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STADY: Autonomous intelligent cleaning robot for stables

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When it comes to cleaning stables, let the robot do the dirty work

Cleaning stables is time-consuming and costly (with manual labour, taking six hours daily, costing EUR 30 000 per year). The STADY project has developed a ‘Cleaning-as-a-Service’ robotic system using a breakthrough navigation solution.

Digital Economy
Food and Natural Resources

Concrete floored livestock stables are relatively easy to keep clean using machines. But on the soft sandy ground of animal-friendly open stables, cleaning must be done manually several times a day. As this is labour intensive, it is usually only done for high-value animals like horses. The EU-supported STADY project developed the Zauberzeug robot which, when combined with navigation cameras and a mobile app, manoeuvres over soft ground, to detect and collect animal droppings, both indoors and outdoors. The team have been endurance-testing the system for horse stables since February and have presented the system to six farms for feedback to improve it. They hope to have full test installations running throughout 2020. The solution The team’s breakthrough development is the patented ‘outside-in tracking’ system. Incorporating multiple cheap cameras installed above the work area, this creates a map for the robot to navigate with 1 cm accuracy. This removes the need for sensors to be attached directly to the robot which would get dirty quickly, compromising their efficacy. Each camera can be installed in minutes by connecting it to a 5 Volt power supply (with a solar solution under development). Once all cameras are set up, a boundary is painted around the area to be cleaned. If necessary, obstacles like walls or poles can also be marked so that the robot ‘knows’ to navigate around them. When the robot drives into the cameras’ field of view, it automatically triggers calibration of the navigation system. “Our optical tracking solution had some problems with surface reflections from the robot, under bright sunlight. But we created a high contrast visual marker by cutting a pattern of holes into a box painted black on the inside which was fitted to the robot. This effectively traps sunlight in all conditions,” says project coordinator Mr Rodja Trappe. The robot detects, approaches and picks up each horse dropping delicately with a patented forked shovel mechanism. Then these are brought autonomously to a manure storage area, for later composting. As well as being able to drive below fences, the system can also be trained, using deep neural networks to improve its object detection. Promoting a more environment-friendly world The EU produces around 1.4 billion tonnes of manure every year. This has to be cleaned to avoid public health and pollution problems and to comply with the Waste Framework Directive 2008/98/EC. STADY’s solution helps make this requirement economical, encouraging more animal-friendly stabling, which in turn helps prevent disease, while promoting sustainability. Indeed, applying the system to cattle and pigs would remove one of the impediments to letting them roam freely outside. The business model is to offer the solution as ‘Cleaning as a Service’, with the robot itself supplied for free. With minimum installation and maintenance requirements, this cuts the capital investment required by farmers. “Using our system, farmers now only pay about EUR 0.10 per horse dropping, saving about EUR 12 000 per year per stable (assuming about 50 horses). This is about a 45 % reduction in manual labour costs,” says Trappe. The team have applied for SME Instrument Phase 2 funding and are in negotiations with possible investors or licensees (such as stable equipment specialists) to bring the system to the market as soon as possible.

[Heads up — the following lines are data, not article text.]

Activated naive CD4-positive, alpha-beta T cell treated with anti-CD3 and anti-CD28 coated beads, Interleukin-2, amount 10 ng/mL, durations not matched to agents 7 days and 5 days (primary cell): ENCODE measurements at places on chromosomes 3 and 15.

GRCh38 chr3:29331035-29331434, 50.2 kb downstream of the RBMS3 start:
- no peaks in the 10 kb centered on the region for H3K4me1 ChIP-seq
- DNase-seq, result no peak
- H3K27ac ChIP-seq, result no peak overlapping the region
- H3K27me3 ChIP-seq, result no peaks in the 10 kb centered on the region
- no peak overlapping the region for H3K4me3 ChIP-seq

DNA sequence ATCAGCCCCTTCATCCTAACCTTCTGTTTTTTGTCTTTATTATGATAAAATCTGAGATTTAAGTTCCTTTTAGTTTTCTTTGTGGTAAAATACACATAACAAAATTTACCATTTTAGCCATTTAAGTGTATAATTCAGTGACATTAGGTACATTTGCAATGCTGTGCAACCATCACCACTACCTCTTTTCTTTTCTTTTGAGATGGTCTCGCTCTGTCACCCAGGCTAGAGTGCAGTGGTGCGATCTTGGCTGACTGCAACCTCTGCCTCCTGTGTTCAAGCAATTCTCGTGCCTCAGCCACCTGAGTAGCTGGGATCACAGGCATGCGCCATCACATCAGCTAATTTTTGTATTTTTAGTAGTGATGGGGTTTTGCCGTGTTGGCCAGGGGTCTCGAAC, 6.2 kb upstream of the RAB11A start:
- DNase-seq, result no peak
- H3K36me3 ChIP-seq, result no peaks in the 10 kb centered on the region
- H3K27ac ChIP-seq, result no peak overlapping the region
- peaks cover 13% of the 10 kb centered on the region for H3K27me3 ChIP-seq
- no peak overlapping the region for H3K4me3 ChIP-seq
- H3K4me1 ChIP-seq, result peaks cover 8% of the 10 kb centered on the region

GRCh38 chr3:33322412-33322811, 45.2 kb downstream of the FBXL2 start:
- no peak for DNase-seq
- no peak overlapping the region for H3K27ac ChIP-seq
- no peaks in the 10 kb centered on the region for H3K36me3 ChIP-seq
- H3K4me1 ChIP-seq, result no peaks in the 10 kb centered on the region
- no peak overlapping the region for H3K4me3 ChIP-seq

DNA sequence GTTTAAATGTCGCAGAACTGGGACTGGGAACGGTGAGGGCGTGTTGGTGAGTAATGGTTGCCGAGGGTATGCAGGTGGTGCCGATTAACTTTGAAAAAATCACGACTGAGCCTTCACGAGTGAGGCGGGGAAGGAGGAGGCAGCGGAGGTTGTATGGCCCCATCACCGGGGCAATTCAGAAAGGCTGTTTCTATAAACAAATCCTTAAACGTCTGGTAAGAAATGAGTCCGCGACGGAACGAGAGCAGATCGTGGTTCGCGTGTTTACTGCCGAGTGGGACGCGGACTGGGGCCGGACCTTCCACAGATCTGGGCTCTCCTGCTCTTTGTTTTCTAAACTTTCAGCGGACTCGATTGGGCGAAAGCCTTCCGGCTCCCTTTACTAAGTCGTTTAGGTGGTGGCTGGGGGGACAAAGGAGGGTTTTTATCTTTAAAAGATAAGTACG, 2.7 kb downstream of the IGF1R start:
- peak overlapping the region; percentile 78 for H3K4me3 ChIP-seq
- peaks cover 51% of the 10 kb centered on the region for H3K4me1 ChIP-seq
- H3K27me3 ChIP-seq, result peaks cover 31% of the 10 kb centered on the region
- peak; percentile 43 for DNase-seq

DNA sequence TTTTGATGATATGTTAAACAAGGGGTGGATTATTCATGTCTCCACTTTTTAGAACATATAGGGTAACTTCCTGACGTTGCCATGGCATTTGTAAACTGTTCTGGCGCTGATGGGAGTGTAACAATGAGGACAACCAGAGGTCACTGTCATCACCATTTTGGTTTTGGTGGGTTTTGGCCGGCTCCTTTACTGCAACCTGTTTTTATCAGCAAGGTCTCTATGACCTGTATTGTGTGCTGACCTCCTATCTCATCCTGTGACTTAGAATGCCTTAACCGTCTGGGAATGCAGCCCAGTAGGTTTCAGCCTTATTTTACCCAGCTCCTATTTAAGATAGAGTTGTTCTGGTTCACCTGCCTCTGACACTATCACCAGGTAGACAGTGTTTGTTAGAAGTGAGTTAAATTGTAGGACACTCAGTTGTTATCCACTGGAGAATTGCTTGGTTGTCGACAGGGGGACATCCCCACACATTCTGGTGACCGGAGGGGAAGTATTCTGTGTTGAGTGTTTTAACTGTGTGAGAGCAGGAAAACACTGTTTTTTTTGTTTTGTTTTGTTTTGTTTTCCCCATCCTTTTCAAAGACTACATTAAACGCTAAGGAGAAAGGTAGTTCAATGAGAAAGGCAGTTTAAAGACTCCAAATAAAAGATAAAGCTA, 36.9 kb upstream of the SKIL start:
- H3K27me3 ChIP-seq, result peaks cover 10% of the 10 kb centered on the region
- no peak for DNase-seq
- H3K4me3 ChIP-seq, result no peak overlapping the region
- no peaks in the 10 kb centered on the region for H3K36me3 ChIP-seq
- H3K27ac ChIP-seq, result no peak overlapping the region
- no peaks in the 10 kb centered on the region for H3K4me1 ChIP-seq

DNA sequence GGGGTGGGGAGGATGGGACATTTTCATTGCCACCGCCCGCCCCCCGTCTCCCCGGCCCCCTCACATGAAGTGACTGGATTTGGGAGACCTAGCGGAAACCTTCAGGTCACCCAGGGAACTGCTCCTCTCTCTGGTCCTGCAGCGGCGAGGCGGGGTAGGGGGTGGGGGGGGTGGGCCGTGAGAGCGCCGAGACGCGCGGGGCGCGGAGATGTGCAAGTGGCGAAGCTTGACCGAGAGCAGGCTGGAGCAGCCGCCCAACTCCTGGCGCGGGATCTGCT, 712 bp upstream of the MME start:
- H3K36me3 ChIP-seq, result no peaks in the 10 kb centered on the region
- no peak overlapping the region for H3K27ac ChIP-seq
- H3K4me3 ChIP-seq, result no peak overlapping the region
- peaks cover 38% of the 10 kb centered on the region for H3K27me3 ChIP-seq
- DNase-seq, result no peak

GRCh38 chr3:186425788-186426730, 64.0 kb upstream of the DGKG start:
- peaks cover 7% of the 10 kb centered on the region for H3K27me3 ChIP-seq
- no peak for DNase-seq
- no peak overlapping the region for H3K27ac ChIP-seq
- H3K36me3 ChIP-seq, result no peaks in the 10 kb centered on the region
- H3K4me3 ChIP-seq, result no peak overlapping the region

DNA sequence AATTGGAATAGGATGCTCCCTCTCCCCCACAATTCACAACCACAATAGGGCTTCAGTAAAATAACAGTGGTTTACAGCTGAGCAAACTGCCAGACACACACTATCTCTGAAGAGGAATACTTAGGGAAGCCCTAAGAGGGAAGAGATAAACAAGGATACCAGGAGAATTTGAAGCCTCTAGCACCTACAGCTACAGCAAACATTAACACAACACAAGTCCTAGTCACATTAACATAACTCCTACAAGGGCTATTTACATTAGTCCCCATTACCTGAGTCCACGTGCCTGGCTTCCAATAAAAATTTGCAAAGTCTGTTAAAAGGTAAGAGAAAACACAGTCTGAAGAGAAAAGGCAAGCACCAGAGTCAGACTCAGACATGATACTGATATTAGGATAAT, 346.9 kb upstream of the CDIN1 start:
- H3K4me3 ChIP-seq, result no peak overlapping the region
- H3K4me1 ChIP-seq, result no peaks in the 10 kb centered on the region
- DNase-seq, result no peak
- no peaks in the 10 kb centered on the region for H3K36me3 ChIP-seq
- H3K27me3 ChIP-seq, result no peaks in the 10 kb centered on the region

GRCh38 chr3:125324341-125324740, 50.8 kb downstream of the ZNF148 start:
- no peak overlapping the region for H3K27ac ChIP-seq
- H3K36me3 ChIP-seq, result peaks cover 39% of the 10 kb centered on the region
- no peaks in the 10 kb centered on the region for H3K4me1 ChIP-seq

STADY, manure, robot, horse, livestock, stables, cleaning, autonomous, droppings, farm, sensors

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